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Re: [Amps] High filament current on the 8877 amplifier tube

To: Tim Duffy <>
Subject: Re: [Amps] High filament current on the 8877 amplifier tube
From: MU 4CX250B <>
Date: Sun, 8 Oct 2023 21:11:39 +0000
List-post: <>
Hi Tim,
I’ve never heard of that happening, though I’ve not investigated the
possibility with my own 8877s. I’m wondering if the date codes and
manufacturer for the odd tubes are different from your known good
tubes? Speaking from experience, a  small dent in the anode cooler
shouldn’t hurt anything, at least for EIMAC tubes, but one never knows
for sure.

If you can do it easily, you could try applying plate voltage with the
8877 filament turned off, to test for a cold short in the tube. If ok,
then, leaving the HV on,turn on the filament and cutoff bias to see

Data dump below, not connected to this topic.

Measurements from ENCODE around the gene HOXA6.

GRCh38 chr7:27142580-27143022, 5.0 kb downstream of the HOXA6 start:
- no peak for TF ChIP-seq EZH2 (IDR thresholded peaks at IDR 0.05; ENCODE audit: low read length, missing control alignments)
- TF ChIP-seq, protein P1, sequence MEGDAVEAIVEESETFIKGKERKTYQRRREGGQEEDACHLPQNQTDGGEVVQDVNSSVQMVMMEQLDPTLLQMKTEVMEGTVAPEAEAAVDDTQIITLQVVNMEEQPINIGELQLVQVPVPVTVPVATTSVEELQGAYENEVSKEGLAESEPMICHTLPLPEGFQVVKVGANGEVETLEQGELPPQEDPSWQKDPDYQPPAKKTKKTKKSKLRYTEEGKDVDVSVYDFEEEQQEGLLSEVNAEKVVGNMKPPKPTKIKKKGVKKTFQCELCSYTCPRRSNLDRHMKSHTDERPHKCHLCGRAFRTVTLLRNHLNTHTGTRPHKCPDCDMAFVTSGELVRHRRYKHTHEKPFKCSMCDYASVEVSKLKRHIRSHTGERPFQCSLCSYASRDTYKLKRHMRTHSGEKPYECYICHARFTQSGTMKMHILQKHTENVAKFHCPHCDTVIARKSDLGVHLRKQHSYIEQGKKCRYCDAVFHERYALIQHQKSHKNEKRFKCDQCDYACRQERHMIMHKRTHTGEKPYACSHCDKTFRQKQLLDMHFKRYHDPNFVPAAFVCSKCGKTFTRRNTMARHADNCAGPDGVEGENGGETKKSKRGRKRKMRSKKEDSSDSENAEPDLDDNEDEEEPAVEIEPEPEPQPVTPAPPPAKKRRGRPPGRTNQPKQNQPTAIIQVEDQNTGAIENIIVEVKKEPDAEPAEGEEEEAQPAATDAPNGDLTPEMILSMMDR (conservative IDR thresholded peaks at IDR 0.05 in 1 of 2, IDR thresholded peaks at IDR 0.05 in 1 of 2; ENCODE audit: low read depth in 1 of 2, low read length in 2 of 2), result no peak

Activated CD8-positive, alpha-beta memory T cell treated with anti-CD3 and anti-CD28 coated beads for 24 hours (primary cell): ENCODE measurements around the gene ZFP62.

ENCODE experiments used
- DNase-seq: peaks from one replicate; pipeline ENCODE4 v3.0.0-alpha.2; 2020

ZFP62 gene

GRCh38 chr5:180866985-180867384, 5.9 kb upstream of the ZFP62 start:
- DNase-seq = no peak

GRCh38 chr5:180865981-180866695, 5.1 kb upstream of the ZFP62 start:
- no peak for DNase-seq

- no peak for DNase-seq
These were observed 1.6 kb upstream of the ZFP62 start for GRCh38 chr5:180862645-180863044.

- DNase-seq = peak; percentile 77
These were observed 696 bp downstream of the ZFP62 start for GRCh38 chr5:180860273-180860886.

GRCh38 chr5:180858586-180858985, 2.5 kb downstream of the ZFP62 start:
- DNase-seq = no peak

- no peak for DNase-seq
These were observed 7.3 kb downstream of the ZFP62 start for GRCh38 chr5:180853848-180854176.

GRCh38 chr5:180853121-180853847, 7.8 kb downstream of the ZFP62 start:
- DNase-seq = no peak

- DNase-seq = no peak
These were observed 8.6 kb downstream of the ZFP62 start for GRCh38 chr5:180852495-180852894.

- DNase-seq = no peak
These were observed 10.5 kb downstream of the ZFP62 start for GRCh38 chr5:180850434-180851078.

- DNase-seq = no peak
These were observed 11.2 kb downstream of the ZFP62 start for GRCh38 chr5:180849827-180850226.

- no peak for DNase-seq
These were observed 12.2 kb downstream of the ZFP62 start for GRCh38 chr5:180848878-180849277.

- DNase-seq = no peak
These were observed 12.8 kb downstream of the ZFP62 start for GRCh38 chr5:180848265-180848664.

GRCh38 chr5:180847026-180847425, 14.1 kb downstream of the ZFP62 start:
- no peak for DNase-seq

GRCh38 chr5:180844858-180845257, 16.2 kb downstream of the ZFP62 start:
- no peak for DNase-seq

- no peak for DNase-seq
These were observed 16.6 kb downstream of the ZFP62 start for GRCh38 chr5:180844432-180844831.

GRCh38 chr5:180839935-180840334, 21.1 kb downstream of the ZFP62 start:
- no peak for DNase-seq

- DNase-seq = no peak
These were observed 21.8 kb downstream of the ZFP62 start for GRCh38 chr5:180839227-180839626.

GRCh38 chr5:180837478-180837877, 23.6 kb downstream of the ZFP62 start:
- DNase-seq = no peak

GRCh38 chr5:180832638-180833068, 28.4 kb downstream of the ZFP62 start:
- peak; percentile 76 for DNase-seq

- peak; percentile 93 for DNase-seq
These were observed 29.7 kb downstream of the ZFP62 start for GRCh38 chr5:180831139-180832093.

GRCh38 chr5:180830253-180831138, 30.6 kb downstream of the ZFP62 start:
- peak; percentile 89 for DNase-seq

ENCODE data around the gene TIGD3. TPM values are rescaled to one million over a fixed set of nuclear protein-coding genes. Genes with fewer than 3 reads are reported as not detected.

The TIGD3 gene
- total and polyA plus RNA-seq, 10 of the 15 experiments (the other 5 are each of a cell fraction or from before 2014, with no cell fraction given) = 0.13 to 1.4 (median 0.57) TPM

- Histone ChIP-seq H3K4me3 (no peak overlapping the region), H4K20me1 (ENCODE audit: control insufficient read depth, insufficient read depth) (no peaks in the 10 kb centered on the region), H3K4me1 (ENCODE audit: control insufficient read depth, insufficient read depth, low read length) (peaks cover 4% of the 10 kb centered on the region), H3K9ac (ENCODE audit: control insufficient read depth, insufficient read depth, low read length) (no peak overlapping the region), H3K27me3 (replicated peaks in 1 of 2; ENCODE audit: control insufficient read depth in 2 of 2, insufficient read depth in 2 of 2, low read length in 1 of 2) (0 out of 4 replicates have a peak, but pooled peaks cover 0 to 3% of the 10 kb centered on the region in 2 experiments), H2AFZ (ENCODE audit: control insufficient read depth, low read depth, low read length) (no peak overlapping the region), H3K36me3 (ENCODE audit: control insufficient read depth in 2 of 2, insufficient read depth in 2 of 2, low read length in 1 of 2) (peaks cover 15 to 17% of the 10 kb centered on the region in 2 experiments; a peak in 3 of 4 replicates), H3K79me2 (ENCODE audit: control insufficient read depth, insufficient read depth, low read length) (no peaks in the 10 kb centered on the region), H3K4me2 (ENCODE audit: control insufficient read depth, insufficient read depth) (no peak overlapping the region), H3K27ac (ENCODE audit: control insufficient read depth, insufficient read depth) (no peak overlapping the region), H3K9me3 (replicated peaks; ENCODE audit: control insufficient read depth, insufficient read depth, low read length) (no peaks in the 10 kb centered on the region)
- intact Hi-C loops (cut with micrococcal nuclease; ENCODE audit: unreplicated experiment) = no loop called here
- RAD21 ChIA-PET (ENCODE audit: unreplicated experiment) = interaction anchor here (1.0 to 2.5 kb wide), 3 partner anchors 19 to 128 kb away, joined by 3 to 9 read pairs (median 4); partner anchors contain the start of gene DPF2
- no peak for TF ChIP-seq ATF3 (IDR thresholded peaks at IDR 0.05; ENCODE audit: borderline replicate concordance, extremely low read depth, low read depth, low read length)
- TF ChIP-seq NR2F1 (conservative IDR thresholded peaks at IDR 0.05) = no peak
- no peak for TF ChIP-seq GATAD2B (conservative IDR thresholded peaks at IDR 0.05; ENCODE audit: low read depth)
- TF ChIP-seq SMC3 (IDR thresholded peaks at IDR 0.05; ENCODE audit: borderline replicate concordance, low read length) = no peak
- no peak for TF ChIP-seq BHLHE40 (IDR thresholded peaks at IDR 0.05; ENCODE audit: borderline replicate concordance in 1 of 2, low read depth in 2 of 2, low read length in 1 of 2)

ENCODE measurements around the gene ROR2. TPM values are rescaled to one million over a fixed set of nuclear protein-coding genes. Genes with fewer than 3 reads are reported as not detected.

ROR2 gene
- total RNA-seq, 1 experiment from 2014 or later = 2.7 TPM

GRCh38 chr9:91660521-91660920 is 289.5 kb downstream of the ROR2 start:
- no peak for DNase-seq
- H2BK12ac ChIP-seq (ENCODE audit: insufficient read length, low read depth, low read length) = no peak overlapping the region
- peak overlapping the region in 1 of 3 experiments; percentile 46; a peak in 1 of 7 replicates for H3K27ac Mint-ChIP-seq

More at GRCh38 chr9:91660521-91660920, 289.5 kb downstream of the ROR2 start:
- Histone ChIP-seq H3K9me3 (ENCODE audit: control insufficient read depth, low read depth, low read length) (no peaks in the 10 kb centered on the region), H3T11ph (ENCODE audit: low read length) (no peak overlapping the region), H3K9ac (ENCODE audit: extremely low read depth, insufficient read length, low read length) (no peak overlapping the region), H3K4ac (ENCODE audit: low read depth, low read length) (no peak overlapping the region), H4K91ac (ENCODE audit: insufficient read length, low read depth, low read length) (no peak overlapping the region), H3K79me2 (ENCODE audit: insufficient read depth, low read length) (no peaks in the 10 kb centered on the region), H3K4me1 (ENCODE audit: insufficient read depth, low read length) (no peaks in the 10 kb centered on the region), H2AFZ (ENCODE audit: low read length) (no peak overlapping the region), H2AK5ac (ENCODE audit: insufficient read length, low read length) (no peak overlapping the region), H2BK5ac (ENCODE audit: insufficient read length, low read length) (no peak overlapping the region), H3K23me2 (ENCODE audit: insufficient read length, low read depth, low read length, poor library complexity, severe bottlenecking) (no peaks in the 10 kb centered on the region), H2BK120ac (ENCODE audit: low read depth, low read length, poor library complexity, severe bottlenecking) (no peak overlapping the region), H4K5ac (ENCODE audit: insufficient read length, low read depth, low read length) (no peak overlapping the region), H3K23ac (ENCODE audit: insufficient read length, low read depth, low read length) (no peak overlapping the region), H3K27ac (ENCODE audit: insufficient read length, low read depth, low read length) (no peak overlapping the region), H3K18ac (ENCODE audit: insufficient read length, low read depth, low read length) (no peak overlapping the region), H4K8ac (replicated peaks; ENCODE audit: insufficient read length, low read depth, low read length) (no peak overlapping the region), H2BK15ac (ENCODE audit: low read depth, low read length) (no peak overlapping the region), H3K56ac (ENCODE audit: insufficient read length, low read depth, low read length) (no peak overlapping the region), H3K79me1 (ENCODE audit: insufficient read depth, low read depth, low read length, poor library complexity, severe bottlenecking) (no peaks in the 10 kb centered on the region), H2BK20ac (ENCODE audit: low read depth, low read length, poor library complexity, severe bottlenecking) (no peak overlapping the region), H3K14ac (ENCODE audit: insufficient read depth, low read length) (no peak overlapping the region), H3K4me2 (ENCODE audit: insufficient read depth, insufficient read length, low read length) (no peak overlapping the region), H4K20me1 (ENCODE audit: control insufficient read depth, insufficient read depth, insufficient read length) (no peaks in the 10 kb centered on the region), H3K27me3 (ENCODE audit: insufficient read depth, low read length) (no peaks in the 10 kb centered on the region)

what happens as the tube warms up. You should see no cathode current
or grid current. If the tube passes this test, but hasn’t been used
for a couple of years, or if it’s a chinese or soviet tube, then just
let it cook overnight before applying drive power. Make sure you’ve
got a fuse in the plate lead to the tube, or else be sure to have a
fire extinguisher handy!
Jim w8zr

Sent from my iPhone

> On Oct 8, 2023, at 12:48 PM, Tim Duffy <> wrote:
> Most 8877 tubes that I test draw 11 amps of filament current at 5 volts.
> I have tested three recently that draw 15 amps of filament current. All of
> these tubes are used and have little "dings".
> Is 15 amps an indication of a problem tube? Or should I apply HV to the
> plate and see what happens?
> 73
> Tim K3LR
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